Tag Archives: 2019 Women Writers Reading Project

Elastic by Johanne Bille. Translated from the Danish by Sherilyn Hellberg

Elastic by Johanne Bille Title: Elastic
Author: Johanne Bille
Translated from the Danish by Sherilyn Hellberg
Publisher: Lolli Editions
ISBN: 978-1-9999928-0-4
Genre: Literary Fiction
Pages: 161
Source: Publisher/Marketing Agency
Rating: 4 stars

Elastic by Johanne Bille is a book that just made its way to me at the right time. Women in Translation was coming up and a marketing agency offered me a chance to read it as a part of the Blog/Instagram tour and I jumped on it. I jumped on the opportunity because it seemed liked a read that I would most certainly enjoy, and I am so glad that it surpassed every single expectation.

Elastic is literally a book for the times we live in. Mathilde is the core of Alice’s existence. Mathilde’s force is so strong that everything changes. It is the kind of love and lust that is self-destructive and redemptive at the same time. A love that perhaps you encounter once in a lifetime. Mathilde on the other hand is also quite mercurial and happily married to Alexander. Alice is moving into a bigger flat with Simon who is back in her life. And thus, starts a relationship of four people – of love, sex, intimacy, jealousy, and the workings of the human heart.

Bille’s writing sets the tone from the very beginning. The open love affairs, the choices one makes in love, and also the satisfaction and loneliness arising from it are beautifully explored. The entire book is told through fragments and it works brilliantly for a novel of this theme and magnitude.

Elastic is the kind of book that must be read in one go and perhaps that’s the only way to read it. It defines the current emotional state of people so well that you might just identify yourself with one of the characters. It felt like I was reading the movie Closer – the same intensity but less brutal. Bille’s writing and Hellberg’s translation were a match waiting to happen. Read Elastic. Be taken in by what happens when love washes over you and doesn’t let go.

 

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Convenience Store Woman by Sayaka Murata. Translated from the Japanese by Ginny Tapley Takemori

Convenience Store Woman by Sayaka Murata Title: Convenience Store Woman
Author: Sayaka Murata
Translated from the Japanese by Ginny Tapley Takemori
Publisher: Grove Press
ISBN: 978-0802128256
Genre: Literary Fiction
Pages: 176
Source: Publisher
Rating: 5 stars

The comfort in the constant. That’s how I have preferred to live life, to be honest. It never happens this way. Not all the time. Not ever, come to think of it. Yet, I have also learned how to turn the change into being constant over a period of time. Isn’t that what it is really? The humdrum of the sameness. The monotony of the constant. The familiar is utmost reassuring if nothing else. But that’s just for me, and rereading “Convenience Store Woman” got all those feelings to the fore, emerging one by one from the shadows, overwhelming me to the point of tears.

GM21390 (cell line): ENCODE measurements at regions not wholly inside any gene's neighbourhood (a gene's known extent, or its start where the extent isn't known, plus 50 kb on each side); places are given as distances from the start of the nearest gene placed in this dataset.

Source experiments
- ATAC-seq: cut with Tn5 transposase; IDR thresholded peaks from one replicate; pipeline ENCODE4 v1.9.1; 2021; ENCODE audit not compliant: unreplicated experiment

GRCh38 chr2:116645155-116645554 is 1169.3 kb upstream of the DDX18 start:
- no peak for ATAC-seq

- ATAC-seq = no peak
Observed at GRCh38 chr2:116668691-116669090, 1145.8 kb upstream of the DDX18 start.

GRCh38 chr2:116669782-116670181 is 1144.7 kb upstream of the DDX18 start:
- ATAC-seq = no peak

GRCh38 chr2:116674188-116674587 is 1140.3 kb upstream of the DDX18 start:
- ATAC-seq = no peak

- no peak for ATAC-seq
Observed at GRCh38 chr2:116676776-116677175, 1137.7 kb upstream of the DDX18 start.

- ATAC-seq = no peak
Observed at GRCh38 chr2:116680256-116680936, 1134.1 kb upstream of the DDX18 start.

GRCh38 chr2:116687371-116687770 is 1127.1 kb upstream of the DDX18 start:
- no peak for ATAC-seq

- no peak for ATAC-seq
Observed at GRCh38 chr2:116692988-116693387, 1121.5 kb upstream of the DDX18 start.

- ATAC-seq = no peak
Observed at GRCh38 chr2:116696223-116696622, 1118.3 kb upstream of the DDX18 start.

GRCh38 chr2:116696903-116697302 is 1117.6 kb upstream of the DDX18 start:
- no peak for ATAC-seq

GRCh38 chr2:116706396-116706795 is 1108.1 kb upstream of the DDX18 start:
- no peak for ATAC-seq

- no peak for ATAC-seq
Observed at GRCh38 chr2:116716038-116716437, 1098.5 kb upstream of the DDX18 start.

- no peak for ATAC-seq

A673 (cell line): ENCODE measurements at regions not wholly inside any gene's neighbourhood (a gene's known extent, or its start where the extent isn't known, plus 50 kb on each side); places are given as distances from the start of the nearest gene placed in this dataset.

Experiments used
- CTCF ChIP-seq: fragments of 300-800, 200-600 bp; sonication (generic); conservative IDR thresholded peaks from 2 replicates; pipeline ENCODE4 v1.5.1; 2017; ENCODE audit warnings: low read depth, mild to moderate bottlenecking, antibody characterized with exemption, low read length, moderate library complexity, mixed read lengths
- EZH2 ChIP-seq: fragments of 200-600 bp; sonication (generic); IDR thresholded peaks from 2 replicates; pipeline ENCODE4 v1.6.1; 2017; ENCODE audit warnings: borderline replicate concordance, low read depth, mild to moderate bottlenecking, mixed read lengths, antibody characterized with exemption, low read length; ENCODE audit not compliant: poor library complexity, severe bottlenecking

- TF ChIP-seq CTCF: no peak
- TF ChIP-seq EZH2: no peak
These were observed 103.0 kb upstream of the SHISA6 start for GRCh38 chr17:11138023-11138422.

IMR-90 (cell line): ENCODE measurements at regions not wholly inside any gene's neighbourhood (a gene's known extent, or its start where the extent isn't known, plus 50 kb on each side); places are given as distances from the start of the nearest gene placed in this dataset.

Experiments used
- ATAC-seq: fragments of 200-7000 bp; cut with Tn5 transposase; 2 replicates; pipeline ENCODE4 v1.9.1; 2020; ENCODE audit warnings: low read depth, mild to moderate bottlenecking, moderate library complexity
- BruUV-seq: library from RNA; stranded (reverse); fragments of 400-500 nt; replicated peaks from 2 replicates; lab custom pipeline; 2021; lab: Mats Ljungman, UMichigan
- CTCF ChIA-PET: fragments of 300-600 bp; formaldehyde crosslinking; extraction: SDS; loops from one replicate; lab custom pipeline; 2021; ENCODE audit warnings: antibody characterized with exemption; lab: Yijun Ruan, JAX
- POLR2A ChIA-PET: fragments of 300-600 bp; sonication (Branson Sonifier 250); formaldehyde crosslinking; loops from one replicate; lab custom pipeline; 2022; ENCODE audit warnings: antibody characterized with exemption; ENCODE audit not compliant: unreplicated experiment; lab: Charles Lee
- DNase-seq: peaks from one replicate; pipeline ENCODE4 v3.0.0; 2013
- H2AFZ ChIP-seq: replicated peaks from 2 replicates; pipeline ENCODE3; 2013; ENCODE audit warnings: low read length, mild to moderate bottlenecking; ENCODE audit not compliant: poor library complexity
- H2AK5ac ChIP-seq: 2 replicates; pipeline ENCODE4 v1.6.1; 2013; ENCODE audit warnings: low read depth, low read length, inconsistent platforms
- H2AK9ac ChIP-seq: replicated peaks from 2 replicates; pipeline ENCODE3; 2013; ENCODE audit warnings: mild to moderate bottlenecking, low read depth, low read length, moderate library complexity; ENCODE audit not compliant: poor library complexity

I shall try not to get the personal involved in this review. I try, but I do not guarantee. Anyway, back to the book. Sayaka Murata has written close to ten novels (I think) and this is the first time one of her books is translated to English. I read this book for the first time last year. There were too many emotions I was dealing with after finishing it. Most of them were a product of the read. The loneliness, the making peace with it, the awareness of using the familiar as a crutch, the times I had ideas or thoughts I shouldn’t have had – all of these were in sync with the protagonist Keiko Furukura’s way of being. I related so strongly with her (most of her, not all) that I was almost scared of reviewing this book.

August is the month of women in translation. This is my first read of the month and a reread that I enjoyed and loved. So here goes: As the title suggests, the book is about a Convenience Store and a person who works there. Keiko considered herself reborn once she joined the store. Her life is divided almost into two parts – before and after joining the store. She is awkward, she is clueless about how to fit in the world, and she struggles with day-to-day interactions. Yet, beneath the surface there is the Keiko that wants to blend in, wants to feel included, and live life according to the manual – get married, have kids, and get people off your back. Keiko has been made to feel like “damaged goods” throughout her life – by her parents, friends, baby sister, and colleagues. The idea of “change” or “cure” oneself runs deep in the book. It is in a way the plot-point through which Murata mocks the society we inhabit.